In 2020, the Italian NOAD started a new project on training. The initial idea was to design a set of events to show the way the general and cross-sectoral topic of Open Science was embedded in a particular discipline, delving into aspects and tools specific for a single research area. A first webinar for earth and environmental sciences was held in May: it was a single and introductory webinar on the principles and motivation of Open Science.
The involved community showed a clear interest in the openness of knowledge, in the principles of Open Science and Open Access and in a collaborative way of working. But it was immediately clear that the tools for OA in that specific discipline needed to be addressed in detail.
So, in late November and early December 2020, an in-depth, discipline-specific course was held for the same research area, consisting in four webinars of two and a half hours each. Around 200 people enrolled and between 100 and 150 attended each webinar. 49 participants responded to the evaluation form that was distributed after the course. The course was organised with EOSC-Pillar, the EOSC regional project involving Italy, and EPOS, the Research Infrastructure for solid Earth science.
Q - What did you appreciate the most?
A - The way the lack of correlation between research evaluation and the adoption of Open Access and application of FAIR principles in the everyday life of a researcher was presented.From the evaluation form
The most commented topic - both during the live event and in the Virtual Research Environment set up for the course - was the evaluation of research, clearly perceived as a bottleneck for the full uptake of Open Science practices. Participants expressed a clear interest in the topic and all seemed to agree with the principle that science and knowledge should be shared as much as possible. But many noted that this process is hampered in the use of bibliometric indices in the evaluation process. They asked for details and news on this topic, expressing a clear interest in the creation of new methods and paradigms for research assessment. This strong interest led to the idea of organizing a specific workshop on the issues related to the evaluation of science.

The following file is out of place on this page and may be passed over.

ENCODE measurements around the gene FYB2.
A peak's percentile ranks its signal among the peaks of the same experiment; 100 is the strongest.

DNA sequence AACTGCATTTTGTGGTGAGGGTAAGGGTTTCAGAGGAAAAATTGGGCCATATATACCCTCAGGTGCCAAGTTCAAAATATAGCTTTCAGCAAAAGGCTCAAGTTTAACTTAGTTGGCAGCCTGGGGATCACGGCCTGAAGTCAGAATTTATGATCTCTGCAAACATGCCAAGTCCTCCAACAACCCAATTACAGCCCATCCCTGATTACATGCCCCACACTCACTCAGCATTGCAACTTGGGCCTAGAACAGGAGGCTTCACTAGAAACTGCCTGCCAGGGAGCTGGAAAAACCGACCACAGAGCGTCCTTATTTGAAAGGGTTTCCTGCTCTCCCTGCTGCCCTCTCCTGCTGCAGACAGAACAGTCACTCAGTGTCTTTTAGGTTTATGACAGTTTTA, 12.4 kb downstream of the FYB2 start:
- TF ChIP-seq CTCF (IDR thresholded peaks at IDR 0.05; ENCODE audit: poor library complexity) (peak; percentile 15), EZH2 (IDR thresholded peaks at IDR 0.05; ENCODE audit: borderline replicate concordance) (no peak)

But a second request deserves attention. It is the idea of a follow-up to be regularly updated on what is changing and what is coming on in the Open Science related topics. Our intention is therefore to organize update workshops on what is new in OS, in particular from a discipline specific perspective (in this case, Earth and environmental sciences).
Furthermore, among the feedback received through the evaluation form, the topic of data ownership and licensing was appreciated or mentioned as an important aspect that researchers need to be trained on.
This feedback renewed in us the idea of improving the narrative and concepts presented on this topic, trying to show with practical cases that sharing research data without harming anyone - not even one's own career - is possible. And that, although data sharing has precise legal rules to deal with, it is a fundamental contribution to science and knowledge.